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In re Al-Nashiri

921 F.3d 224 (2019)

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In re Al-Nashiri

United States Court of Appeals for the District of Columbia Circuit

921 F.3d 224 (2019)

Facts

Abd Al-Rahim Hussein Muhammed Al-Nashiri (defendant) was detained by the United States military at Guantanamo Bay for allegedly masterminding several ship-bombing attempts, including the completed bombings of the U.S.S. Cole and the M/V Limburg that had killed and injured crewmembers. A military commission was convened to try the charges against Al-Nashiri. These charges included the possibility of receiving the death penalty. Air Force Colonel Vance Spath was presiding over Al-Nashiri’s commission when Spath applied for a job with the Department of Justice (DOJ) as an immigration judge. The DOJ, through the attorney general, had helped establish the rules for military commissions and was involved in appeals from commission proceedings, including any future appeal from Al-Nashiri’s commission. In addition, the prosecution team (plaintiff) for Al-Nashiri’s commission included a DOJ attorney. In his employment application, Spath highlighted his work on the Al-Nashiri case. However, Spath did not disclose the existence of his job application in the commission proceedings or otherwise inform Al-Nashiri about the application. The DOJ offered Spath a job as an immigration judge, but Spath and the DOJ negotiated for over a year before settling on a start date. The next day, Spath indefinitely abated, i.e., paused, the commission proceedings, allegedly for case-related reasons, and disclosed only that he was considering retiring from the military during the abatement. Al-Nashiri’s attorneys later learned about Spath’s new position and believed that Spath’s application for employment with an entity related to the prosecution had tainted all of Spath’s rulings with possible bias. Because the commission was still abated, Al-Nashiri filed a motion to vacate Spath’s rulings in the United States Court of Military Commission Review. This appellate court declined to hear the motion, finding that the motion needed to be first brought in the commission proceedings, where a factual record could be developed. Al-Nashiri filed a petition for a writ of mandamus in the United States Court of Appeals for the District of Columbia Circuit, seeking to vacate Spath’s allegedly tainted orders.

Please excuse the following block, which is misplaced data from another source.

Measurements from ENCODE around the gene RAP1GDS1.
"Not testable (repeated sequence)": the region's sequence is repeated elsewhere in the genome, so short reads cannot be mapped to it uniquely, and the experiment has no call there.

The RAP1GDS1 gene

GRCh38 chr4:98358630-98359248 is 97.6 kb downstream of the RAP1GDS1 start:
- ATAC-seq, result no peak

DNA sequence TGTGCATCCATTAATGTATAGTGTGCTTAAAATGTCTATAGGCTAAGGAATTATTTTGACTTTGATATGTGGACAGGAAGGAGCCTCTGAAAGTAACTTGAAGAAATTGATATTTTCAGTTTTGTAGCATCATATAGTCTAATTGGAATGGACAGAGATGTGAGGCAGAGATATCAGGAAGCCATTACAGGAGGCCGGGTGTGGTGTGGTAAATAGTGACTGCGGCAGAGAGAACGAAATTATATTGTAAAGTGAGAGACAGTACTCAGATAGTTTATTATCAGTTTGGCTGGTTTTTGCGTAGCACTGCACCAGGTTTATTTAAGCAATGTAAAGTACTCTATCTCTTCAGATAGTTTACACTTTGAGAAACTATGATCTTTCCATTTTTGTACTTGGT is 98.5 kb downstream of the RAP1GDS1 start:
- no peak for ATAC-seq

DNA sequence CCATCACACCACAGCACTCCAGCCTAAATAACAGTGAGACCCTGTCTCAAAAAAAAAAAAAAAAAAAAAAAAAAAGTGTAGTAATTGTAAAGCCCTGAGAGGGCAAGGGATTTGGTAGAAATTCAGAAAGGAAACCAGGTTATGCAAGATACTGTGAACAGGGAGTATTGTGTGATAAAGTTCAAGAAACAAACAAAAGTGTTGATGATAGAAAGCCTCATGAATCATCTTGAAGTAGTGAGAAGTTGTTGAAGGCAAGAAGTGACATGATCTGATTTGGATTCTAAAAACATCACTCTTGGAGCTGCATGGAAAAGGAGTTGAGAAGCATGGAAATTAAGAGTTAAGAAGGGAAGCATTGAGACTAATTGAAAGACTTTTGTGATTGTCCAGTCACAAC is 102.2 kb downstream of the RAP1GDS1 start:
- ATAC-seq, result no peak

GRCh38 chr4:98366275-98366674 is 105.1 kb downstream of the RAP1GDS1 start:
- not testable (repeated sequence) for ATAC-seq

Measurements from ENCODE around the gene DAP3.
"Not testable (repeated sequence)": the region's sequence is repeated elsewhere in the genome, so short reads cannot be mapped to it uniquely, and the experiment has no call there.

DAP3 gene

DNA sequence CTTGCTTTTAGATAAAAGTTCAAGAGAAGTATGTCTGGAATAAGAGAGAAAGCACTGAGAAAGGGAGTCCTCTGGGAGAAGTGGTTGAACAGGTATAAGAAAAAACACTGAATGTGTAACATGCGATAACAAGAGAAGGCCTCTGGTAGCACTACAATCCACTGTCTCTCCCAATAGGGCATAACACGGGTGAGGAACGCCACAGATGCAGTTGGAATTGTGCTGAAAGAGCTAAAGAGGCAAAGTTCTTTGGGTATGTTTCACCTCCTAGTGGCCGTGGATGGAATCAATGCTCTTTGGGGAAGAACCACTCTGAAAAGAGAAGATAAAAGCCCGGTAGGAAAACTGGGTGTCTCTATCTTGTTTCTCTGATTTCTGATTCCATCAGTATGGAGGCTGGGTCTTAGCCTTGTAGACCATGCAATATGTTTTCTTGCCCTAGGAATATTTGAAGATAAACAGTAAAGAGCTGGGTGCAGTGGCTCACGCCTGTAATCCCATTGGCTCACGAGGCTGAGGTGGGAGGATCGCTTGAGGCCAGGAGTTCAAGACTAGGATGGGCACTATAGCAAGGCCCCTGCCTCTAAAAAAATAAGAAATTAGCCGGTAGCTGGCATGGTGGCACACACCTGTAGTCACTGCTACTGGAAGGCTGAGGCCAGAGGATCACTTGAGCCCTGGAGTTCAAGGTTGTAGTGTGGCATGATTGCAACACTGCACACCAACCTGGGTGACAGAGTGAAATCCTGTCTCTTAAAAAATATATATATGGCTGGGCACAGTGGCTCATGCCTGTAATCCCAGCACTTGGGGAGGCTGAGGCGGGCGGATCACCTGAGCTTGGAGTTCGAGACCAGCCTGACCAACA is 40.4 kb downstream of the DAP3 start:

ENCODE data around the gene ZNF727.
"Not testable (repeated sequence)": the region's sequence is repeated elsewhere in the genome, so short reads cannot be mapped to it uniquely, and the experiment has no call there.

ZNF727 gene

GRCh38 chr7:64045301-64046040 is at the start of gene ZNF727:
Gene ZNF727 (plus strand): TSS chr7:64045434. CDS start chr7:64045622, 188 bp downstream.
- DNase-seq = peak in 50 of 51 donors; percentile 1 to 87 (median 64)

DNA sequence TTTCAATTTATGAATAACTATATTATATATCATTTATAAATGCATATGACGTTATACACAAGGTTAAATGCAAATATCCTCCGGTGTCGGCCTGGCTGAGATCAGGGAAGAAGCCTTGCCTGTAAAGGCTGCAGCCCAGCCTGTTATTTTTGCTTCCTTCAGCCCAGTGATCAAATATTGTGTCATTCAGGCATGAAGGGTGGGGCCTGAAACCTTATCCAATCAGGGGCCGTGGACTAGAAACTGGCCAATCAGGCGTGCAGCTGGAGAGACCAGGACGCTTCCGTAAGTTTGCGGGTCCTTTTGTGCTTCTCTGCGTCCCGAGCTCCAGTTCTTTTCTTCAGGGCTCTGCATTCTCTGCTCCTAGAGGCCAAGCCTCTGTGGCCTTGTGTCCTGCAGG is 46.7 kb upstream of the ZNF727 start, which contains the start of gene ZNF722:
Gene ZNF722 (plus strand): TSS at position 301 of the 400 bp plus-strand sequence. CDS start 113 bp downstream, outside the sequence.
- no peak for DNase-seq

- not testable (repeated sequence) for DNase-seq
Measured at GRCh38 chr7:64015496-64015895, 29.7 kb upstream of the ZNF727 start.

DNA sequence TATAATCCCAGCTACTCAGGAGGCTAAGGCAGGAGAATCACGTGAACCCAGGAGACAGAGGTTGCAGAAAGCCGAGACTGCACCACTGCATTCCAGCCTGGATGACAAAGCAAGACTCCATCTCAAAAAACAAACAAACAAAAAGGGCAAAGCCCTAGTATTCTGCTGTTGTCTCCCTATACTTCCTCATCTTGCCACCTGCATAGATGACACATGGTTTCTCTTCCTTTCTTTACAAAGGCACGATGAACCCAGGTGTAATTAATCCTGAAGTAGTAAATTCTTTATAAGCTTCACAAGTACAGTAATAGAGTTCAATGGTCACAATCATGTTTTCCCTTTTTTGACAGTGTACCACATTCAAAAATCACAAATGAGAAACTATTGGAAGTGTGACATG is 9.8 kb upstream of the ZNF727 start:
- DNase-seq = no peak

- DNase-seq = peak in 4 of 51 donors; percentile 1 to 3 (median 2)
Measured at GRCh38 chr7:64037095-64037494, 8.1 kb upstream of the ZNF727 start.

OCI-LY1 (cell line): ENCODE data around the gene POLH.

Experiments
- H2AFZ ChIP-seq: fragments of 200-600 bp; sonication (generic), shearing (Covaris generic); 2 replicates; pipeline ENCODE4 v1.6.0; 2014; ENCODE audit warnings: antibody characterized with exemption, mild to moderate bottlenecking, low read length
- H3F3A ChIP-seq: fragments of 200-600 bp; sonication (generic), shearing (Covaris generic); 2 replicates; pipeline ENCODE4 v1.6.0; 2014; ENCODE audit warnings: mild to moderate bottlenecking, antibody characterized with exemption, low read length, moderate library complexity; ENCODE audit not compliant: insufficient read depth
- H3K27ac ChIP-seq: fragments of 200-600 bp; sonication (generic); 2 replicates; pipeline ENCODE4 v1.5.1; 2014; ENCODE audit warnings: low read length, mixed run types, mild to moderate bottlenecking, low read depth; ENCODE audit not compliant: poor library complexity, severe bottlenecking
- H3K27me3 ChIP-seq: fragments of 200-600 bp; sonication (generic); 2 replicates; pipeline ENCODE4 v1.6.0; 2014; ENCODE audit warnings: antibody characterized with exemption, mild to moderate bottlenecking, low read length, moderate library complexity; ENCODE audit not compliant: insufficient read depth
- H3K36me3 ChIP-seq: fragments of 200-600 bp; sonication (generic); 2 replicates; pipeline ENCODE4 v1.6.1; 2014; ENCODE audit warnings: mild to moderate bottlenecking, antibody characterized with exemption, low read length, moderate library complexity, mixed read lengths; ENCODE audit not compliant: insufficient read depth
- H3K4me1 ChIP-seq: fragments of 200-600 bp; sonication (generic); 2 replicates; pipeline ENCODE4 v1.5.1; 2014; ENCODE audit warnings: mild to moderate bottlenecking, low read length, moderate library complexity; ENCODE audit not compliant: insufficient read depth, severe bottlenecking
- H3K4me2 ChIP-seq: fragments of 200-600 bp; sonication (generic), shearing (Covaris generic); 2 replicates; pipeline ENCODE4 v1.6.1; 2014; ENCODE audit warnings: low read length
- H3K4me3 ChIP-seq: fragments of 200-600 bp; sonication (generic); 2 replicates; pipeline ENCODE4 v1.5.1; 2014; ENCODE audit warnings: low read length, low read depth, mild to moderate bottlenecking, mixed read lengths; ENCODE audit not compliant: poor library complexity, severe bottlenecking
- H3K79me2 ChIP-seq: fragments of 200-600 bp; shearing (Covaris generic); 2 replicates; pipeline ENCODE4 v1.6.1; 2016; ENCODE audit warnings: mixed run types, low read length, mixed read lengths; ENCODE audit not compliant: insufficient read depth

Rule of Law

Issue

Holding and Reasoning (Tatel, J.)

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